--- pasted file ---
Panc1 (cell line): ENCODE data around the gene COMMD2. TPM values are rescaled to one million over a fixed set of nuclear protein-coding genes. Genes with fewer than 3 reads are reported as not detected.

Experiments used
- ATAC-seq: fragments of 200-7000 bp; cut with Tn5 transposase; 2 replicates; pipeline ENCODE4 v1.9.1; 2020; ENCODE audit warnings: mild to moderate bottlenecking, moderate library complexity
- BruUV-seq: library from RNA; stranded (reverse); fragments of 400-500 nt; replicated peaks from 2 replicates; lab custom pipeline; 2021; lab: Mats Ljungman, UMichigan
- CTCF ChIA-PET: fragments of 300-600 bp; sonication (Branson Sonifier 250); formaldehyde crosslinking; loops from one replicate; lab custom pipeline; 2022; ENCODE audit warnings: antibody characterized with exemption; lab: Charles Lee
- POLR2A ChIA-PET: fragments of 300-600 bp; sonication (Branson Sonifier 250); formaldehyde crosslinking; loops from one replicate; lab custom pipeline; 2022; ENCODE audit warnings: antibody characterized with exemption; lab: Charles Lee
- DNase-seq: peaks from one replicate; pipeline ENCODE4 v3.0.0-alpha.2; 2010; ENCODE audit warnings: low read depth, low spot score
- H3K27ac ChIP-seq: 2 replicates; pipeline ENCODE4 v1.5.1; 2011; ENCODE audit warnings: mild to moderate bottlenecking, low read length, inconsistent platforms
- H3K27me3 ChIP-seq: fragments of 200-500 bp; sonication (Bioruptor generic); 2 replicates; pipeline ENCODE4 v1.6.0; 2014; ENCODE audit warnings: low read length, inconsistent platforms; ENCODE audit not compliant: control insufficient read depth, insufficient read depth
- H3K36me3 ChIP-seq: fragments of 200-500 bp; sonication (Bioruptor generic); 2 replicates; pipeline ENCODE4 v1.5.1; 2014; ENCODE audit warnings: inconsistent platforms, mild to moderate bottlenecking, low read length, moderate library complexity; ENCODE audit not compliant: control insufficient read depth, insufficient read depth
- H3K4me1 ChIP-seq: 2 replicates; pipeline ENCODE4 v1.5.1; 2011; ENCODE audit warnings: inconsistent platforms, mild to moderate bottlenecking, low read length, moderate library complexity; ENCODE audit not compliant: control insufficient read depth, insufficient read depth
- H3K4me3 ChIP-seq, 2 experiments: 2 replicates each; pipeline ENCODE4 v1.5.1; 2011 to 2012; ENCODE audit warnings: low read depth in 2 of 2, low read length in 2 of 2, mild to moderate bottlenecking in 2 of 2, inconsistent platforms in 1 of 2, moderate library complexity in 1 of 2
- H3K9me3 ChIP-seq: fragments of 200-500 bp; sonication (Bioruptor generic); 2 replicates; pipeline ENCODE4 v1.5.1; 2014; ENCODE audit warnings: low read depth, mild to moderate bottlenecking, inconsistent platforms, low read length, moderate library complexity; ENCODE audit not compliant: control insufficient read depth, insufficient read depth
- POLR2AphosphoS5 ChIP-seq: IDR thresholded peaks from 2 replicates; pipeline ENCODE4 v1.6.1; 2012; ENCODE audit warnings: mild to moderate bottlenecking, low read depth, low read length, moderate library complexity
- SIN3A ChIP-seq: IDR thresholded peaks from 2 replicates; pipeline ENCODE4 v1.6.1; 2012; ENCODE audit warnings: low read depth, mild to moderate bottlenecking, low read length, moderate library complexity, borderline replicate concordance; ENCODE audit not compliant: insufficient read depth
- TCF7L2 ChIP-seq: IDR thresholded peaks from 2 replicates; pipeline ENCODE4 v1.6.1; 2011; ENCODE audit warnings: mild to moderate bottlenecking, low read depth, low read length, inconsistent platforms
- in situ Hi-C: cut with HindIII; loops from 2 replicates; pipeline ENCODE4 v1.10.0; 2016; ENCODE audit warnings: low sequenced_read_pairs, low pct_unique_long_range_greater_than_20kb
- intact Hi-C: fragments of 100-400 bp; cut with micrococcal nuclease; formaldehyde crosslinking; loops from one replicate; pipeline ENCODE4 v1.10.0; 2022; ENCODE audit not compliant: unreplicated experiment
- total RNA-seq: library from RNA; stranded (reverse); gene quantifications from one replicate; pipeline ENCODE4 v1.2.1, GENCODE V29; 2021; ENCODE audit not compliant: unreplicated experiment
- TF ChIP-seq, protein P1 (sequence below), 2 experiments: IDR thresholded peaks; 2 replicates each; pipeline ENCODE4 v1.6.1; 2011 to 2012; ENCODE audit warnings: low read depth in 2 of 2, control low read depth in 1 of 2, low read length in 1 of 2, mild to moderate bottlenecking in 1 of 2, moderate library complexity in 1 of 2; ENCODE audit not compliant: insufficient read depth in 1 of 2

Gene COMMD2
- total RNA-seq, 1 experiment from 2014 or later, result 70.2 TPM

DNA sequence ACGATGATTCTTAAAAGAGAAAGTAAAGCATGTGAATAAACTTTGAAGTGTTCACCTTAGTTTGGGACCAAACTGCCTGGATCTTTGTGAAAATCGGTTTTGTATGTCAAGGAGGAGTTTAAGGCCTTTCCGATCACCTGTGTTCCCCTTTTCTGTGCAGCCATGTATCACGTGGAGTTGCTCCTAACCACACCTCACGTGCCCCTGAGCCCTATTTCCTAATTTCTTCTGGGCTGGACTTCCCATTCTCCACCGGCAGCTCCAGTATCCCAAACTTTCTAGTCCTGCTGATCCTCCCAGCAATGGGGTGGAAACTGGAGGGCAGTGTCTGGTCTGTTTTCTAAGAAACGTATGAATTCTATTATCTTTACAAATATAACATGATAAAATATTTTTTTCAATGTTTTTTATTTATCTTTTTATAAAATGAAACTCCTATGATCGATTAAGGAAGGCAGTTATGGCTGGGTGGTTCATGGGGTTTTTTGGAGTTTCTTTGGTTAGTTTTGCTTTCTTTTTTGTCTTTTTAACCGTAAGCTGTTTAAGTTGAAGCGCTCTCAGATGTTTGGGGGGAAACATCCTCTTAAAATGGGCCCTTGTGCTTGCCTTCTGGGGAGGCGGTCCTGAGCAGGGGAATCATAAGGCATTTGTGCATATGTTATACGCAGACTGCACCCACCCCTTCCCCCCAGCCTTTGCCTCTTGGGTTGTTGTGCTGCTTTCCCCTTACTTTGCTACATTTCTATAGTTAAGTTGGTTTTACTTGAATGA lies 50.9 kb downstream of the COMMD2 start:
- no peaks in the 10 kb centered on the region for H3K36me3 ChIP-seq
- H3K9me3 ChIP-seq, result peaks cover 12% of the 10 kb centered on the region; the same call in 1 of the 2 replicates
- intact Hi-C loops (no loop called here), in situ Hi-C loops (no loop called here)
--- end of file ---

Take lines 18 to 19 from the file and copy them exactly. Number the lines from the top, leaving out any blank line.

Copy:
- intact Hi-C: fragments of 100-400 bp; cut with micrococcal nuclease; formaldehyde crosslinking; loops from one replicate; pipeline ENCODE4 v1.10.0; 2022; ENCODE audit not compliant: unreplicated experiment
- total RNA-seq: library from RNA; stranded (reverse); gene quantifications from one replicate; pipeline ENCODE4 v1.2.1, GENCODE V29; 2021; ENCODE audit not compliant: unreplicated experiment